Doug Creamer: A storm
Published 12:00 am Saturday, October 1, 2022
By Doug Creamer
Most of my readers know that I have a fascination with storms. I love winter snowstorms but hate ice storms. I love to see pictures of tornadoes. I have never seen one, but would like to see one if I knew I would be safe. It is amazing what storms can do. I love reading about all kinds of storms.
I am currently watching Hurricane Ian. I have been looking at the models each time they come out, and watching the track and strength of the storm change with each passing model run. I don’t watch the major news stations to hear weather news. I will occasionally watch the local weathermen or the Weather Channel, but I will catch most of their broadcasts on the web. I have a number of websites that will feed this weather habit sufficiently. I also listen to a weather vlogger who loves to talk about storms and their impacts. There are plenty of sources of information without having to turn on the television.
I am very concerned for the people living in Florida and take seriously the need to pray for their well-being. There will be suffering for the people in the path of this monster storm. As of this writing, Hurricane Ian is on track to come in around the Sarasota, Florida, area, which is about 675 miles away. When you can look up and see clouds from a storm that is that far away it a huge, monster storm.
I will be following the storm as it tracks to the north into our neck of the woods. There are some models that show the storm crossing Florida and then getting invigorated in the Atlantic before coming inland again through South Carolina and eventually up here into North Carolina. That is a track that I hope does not come true. That track could bring us some stronger winds with the heavy rain that we are currently expecting.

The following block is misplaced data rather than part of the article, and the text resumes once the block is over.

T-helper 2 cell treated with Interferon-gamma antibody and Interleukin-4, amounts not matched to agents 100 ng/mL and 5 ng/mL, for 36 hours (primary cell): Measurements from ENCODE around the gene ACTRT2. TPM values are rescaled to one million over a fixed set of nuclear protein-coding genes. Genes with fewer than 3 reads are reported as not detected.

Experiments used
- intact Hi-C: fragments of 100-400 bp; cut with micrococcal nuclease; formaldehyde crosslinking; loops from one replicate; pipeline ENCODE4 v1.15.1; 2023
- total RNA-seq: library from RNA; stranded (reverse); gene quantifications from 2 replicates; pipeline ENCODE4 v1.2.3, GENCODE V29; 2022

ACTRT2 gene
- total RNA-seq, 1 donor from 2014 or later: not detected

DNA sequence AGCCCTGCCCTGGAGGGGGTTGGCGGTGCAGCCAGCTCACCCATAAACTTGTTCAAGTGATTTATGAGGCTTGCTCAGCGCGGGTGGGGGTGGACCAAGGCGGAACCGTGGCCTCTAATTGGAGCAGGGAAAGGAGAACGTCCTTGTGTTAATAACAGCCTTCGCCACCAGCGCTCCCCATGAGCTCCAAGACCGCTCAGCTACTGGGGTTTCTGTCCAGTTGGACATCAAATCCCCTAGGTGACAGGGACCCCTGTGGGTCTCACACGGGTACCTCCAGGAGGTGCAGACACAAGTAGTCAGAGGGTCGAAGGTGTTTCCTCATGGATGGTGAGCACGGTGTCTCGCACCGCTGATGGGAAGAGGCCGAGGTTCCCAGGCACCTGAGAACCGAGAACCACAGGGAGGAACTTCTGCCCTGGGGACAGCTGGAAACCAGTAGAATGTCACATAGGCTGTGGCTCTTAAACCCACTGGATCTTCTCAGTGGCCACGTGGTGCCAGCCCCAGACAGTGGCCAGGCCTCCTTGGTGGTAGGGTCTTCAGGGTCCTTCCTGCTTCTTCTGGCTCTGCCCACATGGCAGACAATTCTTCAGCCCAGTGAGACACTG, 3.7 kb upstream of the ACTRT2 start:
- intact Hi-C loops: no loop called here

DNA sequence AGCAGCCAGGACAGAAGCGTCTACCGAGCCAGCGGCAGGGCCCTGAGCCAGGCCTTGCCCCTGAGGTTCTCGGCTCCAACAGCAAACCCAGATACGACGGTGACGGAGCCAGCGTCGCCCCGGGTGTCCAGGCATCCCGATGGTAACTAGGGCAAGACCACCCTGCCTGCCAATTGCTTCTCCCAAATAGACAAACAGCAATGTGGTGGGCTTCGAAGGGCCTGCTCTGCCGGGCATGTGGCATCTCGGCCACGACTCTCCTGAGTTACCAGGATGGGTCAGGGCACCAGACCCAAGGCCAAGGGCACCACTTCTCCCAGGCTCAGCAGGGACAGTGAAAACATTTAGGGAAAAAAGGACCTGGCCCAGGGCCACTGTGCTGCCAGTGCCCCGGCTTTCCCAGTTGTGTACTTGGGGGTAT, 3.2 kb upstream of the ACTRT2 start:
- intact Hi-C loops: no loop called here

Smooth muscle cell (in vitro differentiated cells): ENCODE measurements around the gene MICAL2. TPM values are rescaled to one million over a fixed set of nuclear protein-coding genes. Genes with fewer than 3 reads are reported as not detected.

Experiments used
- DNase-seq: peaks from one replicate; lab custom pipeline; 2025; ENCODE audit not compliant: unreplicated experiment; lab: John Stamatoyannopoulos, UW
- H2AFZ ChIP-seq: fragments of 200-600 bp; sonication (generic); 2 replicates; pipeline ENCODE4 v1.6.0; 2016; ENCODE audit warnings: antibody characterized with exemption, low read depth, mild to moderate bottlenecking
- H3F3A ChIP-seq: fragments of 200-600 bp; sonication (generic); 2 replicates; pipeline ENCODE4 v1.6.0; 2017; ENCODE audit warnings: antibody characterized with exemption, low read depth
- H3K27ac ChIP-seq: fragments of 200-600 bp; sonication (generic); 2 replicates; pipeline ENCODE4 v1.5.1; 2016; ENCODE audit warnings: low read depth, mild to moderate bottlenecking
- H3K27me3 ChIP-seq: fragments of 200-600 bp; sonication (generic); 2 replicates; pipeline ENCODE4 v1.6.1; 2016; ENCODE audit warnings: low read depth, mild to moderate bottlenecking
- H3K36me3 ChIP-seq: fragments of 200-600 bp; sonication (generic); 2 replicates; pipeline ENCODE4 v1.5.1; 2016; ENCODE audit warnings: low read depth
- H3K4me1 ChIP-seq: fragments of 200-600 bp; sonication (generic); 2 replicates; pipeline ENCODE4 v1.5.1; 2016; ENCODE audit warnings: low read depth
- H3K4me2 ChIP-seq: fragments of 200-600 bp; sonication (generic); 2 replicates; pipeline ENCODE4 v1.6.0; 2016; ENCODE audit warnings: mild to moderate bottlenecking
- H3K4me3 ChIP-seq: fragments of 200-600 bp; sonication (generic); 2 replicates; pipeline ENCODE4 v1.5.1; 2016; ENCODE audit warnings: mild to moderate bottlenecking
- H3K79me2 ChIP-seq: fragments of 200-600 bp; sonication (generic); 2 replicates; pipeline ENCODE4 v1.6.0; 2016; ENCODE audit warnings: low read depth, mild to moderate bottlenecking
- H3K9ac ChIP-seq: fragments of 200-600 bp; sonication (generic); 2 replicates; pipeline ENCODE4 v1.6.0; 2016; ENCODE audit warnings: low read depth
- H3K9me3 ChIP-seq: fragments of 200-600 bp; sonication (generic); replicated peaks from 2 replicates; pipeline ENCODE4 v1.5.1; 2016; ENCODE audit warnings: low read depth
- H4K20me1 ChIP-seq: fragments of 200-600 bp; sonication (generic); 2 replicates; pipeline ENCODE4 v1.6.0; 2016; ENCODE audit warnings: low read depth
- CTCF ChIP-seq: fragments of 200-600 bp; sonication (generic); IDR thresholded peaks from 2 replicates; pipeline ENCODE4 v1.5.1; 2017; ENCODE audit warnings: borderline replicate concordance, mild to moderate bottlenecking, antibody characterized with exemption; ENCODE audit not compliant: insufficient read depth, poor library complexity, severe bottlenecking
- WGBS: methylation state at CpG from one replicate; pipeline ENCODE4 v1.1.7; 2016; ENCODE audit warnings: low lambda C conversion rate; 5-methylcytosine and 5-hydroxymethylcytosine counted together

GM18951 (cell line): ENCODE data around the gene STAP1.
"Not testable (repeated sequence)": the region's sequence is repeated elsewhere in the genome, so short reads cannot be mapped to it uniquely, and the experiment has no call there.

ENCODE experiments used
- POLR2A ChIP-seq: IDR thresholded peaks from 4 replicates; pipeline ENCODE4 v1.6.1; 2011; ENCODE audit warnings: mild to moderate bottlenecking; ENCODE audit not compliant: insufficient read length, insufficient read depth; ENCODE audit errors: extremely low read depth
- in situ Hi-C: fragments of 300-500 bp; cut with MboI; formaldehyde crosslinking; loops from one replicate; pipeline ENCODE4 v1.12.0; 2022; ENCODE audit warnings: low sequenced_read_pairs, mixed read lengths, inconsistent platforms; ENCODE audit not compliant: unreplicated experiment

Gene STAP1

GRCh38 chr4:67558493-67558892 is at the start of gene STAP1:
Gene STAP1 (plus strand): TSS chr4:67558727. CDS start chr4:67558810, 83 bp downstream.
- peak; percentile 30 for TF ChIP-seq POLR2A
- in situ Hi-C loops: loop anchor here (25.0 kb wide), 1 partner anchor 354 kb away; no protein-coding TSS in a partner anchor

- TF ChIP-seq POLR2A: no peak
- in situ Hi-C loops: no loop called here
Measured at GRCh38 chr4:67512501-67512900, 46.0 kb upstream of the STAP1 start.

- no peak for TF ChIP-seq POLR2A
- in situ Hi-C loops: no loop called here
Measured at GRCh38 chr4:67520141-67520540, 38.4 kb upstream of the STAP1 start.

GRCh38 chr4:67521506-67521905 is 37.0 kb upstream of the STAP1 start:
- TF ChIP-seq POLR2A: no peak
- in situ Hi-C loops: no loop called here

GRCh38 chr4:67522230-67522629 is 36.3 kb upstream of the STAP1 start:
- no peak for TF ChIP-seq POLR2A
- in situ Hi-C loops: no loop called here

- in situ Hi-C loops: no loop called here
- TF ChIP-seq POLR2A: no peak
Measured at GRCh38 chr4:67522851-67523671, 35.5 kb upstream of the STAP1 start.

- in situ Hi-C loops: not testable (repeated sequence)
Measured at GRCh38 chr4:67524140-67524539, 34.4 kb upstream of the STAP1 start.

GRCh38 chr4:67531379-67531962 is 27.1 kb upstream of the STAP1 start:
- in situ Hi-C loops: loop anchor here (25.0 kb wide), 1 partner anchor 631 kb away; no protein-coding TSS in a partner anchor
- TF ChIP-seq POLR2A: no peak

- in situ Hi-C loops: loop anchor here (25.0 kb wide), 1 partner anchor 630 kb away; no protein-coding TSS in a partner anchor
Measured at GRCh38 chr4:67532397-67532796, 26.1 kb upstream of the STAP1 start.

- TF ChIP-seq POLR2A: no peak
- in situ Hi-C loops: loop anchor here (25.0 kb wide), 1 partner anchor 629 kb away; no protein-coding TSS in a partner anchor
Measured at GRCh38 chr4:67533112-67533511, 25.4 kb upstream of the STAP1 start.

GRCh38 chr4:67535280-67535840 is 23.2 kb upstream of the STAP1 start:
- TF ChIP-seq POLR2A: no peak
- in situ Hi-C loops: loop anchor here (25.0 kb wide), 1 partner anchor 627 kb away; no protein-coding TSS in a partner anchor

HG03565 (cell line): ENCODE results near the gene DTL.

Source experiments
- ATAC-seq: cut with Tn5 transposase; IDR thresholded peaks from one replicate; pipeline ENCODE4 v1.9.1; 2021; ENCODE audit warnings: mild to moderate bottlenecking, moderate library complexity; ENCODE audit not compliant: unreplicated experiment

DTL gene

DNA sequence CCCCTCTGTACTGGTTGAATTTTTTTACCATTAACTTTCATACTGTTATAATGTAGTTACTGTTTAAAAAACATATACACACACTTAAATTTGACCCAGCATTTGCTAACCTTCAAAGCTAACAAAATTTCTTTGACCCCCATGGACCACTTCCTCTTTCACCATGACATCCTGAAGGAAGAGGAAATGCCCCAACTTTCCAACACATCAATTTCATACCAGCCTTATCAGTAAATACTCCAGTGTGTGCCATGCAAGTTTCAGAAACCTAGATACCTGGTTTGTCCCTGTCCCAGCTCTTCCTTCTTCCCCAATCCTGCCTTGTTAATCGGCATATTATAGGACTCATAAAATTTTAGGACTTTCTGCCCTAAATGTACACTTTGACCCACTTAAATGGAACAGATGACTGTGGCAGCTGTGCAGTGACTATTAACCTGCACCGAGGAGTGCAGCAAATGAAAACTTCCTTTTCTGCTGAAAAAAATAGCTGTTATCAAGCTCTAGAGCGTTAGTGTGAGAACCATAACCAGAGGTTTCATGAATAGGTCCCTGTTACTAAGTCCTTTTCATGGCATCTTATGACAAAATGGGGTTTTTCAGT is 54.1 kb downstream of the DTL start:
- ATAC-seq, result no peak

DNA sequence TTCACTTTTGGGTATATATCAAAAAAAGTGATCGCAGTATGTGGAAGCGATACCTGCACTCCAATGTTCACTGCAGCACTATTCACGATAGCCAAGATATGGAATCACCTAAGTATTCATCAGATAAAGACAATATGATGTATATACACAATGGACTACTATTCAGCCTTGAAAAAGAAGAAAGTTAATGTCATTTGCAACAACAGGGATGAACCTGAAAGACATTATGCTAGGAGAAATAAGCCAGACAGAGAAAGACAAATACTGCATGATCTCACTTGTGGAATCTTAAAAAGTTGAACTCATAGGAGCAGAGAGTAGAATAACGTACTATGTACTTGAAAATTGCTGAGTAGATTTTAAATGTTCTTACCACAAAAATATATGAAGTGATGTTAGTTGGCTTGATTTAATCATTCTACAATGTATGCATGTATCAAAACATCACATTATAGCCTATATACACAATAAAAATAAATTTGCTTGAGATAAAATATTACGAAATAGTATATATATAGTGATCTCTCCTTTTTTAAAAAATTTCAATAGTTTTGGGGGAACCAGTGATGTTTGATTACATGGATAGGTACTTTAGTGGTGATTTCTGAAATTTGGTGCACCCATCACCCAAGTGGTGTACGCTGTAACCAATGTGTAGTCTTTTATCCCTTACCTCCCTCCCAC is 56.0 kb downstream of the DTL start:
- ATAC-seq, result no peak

One thing I do know is that a lot of good people are going to become very busy trying to get the electricity and other services back up for the good folks in Florida. By the time you read this column there will be all kinds of humanitarian aid flooding into affected areas. Americans have this wonderful quality that we put our differences aside to help those who have suffered a tragedy. It is something that I love about our country.
This storm will have some long-lasting impacts on the areas affected by its wrath. But given enough time, people will recover and get back on their feet. The question I am pondering is what type of storm are you facing? We all have them. There are things in all our lives that come roaring at us like hurricanes, wreaking havoc on our peaceful existence. What are we going to do? How are we going to face those trials and tribulations?
It’s not easy. Storms are hard to endure. The first decision we need to make is to run into our Father’s arms. He saw the storm before it formed and knows the path through to the other side. Next, we need to get the folks around us who will help and support us while the storm is raging. This is not a time to do it alone; it’s the time to call in the troops. It’s also the time where we have to dig deep to the reserves of our faith to find the strength to carry on.
Storms come at us with many names, like health issues, loss of loved ones, financial strife, loss of a job, a relationship that has fallen apart, and for the people in Florida…the loss of their homes. Don’t lose heart. Cry out to God, who cares more than you will ever know. Lean on your family and friends. Don’t lose faith in yourself because of your circumstances, you will make it to the other side. God will carry you.
I want to encourage you to stir your faith. If it is quiet and sunny in your spiritual life, enjoy it. If the storm clouds are moving in, lean on the Lord and your good friends. When you call out to God you can be sure that help is on the way. God is for you in spite of how the circumstances may appear at the moment. You will make it. You will see sunny skies before you know it. For the moment, hang on! You are not alone. Before you go to sleep tonight, please say a prayer for all those suffering from Hurricane Ian.
Contact Doug Creamer at PO Box 777, Faith, NC 28041 or firstname.lastname@example.org.